Public Security Minister Itamar Ben Gvir said Sunday that he would incarcerate without trial and push to deport suspects in the slaying of an Eritrean man in Netanya the day before.
The deadly stabbing Saturday occurred during a fight between Eritrean migrants, nine of whom were hurt, including a man who was severely wounded. The violence appeared to be an extension of a massive brawl last month in Tel Aviv between supporters and opponents of the regime of Eritrean President Isaias Afwerki. The stabbing in Netanya also came a day after similar fighting in Tel Aviv left 10 wounded, including one person with life-threatening injuries.
The string of incidents has brought attention to the roughly 20,000 Eritreans who are living in Israel, after entering it illegally before the completion of a barrier along the Egyptian border in 2012. Israeli governments have taken a series of measures — some of which were blocked by the courts — to encourage the migrants, many of whom contend they are refugees from war and oppression, to leave the country.
”The rioting by illegal immigrants in our cities is a very serious event and therefore the police commissioner and I have agreed to continue to apply administrative detention to suspects evidentially connected to the murder,” Ben Gvir said in a statement.
“As far as I am concerned, they should be deported, of course, but if the High Court blocks this, the rioters should at least be in prison,” he added.
Administrative detention, a controversial practice used primarily for Palestinian terror suspects, allows authorities to detain suspects without charging them. The statement from Ben Gvir, a far-right leader who has pushed to expand use of the practice, did not say whether any of those arrested in Netanya were being held under administrative detention.
Last month, 53 people arrested in connection to the September 2 rioting in Tel Aviv were placed under administrative detention, with Ben Gvir vowing to deport anyone determined to have been involved in the violence. His office did not immediately reply to a query by The Times of Israel on whether anyone connected to the mass brawl has been deported.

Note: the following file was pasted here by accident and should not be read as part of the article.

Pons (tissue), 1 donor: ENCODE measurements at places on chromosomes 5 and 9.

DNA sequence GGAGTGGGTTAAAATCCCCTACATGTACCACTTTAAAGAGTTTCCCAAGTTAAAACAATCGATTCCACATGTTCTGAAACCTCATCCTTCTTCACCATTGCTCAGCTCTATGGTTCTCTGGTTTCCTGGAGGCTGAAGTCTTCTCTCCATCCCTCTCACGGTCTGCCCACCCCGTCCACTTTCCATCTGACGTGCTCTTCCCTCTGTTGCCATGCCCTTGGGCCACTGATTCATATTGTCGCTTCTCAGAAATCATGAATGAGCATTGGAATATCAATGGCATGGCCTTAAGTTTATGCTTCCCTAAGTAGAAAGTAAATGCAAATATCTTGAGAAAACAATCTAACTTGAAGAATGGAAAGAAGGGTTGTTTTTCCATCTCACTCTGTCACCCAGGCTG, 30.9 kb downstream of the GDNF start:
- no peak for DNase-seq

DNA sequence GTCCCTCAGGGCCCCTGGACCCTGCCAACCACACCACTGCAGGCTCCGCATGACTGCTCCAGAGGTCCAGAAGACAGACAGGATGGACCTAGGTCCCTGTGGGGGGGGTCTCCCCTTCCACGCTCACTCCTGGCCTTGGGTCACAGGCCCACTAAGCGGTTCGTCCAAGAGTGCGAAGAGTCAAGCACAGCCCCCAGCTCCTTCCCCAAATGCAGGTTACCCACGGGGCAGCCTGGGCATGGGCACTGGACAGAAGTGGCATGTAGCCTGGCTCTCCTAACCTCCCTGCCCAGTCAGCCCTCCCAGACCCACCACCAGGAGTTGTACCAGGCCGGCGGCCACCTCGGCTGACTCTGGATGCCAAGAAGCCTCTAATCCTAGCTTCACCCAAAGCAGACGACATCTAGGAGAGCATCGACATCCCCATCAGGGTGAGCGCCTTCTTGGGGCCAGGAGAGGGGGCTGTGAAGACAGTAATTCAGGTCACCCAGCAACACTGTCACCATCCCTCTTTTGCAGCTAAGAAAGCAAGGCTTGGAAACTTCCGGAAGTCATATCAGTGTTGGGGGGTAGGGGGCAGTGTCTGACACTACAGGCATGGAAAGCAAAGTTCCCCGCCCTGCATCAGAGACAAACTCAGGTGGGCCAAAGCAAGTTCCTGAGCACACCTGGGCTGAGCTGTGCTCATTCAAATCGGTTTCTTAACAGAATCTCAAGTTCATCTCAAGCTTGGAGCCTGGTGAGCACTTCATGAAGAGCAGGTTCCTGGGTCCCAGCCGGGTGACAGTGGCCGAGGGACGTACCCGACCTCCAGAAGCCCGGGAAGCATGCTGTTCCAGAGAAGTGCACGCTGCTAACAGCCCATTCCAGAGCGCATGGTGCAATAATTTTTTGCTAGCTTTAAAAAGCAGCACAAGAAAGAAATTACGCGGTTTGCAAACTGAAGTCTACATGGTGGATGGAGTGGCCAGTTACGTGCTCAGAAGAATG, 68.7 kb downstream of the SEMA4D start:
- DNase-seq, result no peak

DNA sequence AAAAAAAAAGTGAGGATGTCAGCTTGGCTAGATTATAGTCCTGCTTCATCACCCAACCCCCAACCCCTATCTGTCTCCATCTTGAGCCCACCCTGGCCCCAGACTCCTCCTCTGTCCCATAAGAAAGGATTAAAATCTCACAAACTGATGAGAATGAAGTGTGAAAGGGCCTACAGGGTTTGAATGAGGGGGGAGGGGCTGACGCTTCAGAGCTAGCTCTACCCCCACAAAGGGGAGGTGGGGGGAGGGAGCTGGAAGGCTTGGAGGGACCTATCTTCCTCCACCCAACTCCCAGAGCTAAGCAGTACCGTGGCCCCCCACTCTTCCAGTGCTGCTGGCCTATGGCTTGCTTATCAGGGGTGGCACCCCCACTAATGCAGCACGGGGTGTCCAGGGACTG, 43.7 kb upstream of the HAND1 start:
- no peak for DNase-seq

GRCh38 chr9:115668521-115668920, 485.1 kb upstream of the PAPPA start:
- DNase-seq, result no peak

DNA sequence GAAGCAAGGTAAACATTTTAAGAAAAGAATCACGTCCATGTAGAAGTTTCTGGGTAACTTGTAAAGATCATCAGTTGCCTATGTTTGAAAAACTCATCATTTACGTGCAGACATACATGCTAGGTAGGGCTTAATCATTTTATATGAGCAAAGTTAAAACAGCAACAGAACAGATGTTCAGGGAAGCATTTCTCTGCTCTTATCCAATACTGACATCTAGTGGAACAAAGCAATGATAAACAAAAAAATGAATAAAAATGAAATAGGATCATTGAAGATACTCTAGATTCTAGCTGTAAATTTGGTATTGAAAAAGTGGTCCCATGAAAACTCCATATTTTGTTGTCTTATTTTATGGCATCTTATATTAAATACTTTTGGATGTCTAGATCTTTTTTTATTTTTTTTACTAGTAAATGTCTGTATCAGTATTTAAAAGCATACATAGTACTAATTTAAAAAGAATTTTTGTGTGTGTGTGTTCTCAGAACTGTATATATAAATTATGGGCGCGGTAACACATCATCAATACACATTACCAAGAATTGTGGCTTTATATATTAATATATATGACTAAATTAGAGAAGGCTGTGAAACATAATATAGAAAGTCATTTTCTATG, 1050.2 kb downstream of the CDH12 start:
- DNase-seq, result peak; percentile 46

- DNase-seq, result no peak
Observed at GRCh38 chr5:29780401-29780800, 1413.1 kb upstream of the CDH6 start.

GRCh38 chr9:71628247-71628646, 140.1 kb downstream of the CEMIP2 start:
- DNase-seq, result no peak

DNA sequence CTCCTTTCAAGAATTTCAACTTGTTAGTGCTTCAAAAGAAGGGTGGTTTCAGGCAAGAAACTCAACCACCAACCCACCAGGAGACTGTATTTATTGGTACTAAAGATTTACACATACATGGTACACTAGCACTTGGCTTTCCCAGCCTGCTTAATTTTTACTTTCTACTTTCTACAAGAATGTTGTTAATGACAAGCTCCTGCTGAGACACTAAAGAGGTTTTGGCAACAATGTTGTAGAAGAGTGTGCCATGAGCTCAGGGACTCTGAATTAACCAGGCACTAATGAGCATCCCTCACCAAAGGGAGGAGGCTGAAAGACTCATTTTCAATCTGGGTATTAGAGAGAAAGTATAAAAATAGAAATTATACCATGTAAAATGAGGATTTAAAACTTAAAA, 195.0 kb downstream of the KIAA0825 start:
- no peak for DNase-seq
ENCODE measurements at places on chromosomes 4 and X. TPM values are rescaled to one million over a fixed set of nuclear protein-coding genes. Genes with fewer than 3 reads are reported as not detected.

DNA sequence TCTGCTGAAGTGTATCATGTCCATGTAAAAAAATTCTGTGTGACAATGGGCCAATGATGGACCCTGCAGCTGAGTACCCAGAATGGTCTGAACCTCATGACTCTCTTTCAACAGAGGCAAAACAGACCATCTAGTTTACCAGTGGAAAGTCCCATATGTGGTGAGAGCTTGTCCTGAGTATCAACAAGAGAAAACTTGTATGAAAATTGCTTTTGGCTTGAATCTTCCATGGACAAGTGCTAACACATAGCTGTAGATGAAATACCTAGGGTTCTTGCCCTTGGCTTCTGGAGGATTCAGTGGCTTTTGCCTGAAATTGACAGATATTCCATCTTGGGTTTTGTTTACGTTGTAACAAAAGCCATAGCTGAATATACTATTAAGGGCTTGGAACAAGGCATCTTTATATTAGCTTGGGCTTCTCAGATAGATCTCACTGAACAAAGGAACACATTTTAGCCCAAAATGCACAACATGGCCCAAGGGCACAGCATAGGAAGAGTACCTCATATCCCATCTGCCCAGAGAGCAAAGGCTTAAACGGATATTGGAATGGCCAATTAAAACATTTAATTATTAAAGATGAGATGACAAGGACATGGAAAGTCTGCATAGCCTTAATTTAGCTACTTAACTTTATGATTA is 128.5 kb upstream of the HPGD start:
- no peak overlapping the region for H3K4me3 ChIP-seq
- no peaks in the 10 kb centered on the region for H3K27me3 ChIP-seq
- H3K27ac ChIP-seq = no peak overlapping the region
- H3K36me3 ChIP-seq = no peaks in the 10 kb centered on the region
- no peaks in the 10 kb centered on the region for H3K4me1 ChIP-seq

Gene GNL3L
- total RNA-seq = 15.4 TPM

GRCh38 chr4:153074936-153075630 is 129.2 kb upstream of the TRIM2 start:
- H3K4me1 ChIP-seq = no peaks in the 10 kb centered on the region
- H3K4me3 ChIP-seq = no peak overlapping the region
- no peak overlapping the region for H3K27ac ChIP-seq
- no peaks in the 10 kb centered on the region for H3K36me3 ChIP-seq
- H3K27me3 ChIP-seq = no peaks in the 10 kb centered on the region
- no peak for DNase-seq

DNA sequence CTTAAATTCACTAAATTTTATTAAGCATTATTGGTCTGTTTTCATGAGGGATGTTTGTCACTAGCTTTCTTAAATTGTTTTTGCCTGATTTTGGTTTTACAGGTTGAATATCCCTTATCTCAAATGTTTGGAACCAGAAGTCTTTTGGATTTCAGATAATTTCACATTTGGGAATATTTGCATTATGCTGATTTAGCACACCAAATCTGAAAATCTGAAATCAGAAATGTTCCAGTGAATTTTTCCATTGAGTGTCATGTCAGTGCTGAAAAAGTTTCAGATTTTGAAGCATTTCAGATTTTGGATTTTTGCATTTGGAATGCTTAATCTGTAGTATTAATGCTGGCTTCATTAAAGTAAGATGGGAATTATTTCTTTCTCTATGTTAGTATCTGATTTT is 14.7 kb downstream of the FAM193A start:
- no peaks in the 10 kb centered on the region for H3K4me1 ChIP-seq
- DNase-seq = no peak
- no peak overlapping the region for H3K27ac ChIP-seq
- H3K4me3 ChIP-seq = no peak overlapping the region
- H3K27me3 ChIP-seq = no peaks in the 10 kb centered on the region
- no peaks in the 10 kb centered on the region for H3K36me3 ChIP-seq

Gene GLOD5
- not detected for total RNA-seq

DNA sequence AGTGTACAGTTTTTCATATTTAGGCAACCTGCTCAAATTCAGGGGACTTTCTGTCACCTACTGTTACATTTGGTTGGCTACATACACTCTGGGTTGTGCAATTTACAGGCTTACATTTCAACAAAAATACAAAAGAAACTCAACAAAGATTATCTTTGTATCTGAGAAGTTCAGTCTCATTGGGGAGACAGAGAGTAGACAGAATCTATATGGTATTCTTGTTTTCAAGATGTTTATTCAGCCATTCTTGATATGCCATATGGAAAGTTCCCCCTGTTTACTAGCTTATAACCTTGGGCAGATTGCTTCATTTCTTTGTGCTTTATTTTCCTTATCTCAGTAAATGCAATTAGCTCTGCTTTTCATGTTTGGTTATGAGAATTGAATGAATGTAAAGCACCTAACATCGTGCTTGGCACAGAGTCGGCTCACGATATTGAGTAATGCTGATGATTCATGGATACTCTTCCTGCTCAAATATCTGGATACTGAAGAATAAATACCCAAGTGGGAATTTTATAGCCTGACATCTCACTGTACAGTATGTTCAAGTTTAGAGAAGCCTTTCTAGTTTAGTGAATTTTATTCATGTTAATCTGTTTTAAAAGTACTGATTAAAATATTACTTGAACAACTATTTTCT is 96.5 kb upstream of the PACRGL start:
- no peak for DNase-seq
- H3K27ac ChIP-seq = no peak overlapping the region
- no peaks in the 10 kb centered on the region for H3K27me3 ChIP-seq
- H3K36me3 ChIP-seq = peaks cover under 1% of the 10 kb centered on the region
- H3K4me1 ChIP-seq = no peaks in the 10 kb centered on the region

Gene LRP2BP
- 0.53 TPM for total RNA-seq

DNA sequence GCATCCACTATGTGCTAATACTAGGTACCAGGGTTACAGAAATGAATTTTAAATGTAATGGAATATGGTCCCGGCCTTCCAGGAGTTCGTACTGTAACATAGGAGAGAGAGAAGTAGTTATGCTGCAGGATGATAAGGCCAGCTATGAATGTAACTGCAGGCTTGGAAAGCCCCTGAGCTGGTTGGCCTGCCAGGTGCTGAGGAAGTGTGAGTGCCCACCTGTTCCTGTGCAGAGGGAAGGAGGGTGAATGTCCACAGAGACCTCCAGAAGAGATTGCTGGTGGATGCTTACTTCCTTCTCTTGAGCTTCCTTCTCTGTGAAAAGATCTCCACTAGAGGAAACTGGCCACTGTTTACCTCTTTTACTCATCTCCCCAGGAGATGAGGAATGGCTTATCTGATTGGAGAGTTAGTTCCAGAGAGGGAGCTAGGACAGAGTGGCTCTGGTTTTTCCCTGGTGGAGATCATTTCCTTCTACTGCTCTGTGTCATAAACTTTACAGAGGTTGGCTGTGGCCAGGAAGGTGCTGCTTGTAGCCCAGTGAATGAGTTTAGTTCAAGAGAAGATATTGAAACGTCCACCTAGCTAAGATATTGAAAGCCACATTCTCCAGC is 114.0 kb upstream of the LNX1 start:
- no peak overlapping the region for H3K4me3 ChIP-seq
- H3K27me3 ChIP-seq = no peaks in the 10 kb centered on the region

“Last night’s exceptional violence crossed all the red lines. Most rioters came from outside Netanya to escalate the riot that began in Tel Aviv. We will end violence by illegal immigrants with an iron fist,” Netanya Mayor Miriam Miriam Fierberg-Ikar, a member of the ruling Likud party, said in a statement on Sunday. “I urged the government to reconsider its treatment of foreign workers who permit themselves to riot and act violently.”
A witness to Saturday’s brawl in Netanya told the Israel Hayom daily the confrontation began with a targeted attack on the man who was killed. Unidentified assailants assaulted him with knives as he was celebrating a family event, said the woman, who spoke to the newspaper under the condition of anonymity,
Police fired warning shots after a group of men approached patrol officers who arrived on the scene, the police spokesperson’s unit said. Police have detained six people in Netanya since the stabbing.
On Friday, police detained 15 Eritreans in Tel Aviv’s Hatikvah neighborhood, an impoverished residential area in the city’s south where many migrants live. A brawl between supporters and opponents of the regime in Eritrea occurred there too, police said.
Another immigrant, from Sudan, was shot dead on Friday night in southern Tel Aviv. The victim, 31, is believed to have been executed in a score-settling action between rival gangs, a police source told Israel Hayom.
On September 25, a man in his fifties was killed in a stabbing attack that appears to have been a political assassination over his opposition to Afwerki’s regime, the Kan public broadcaster Kan reported. Several men ambushed the man, who has two children in Israel and another three in Eritrea, on the street and stabbed him to death.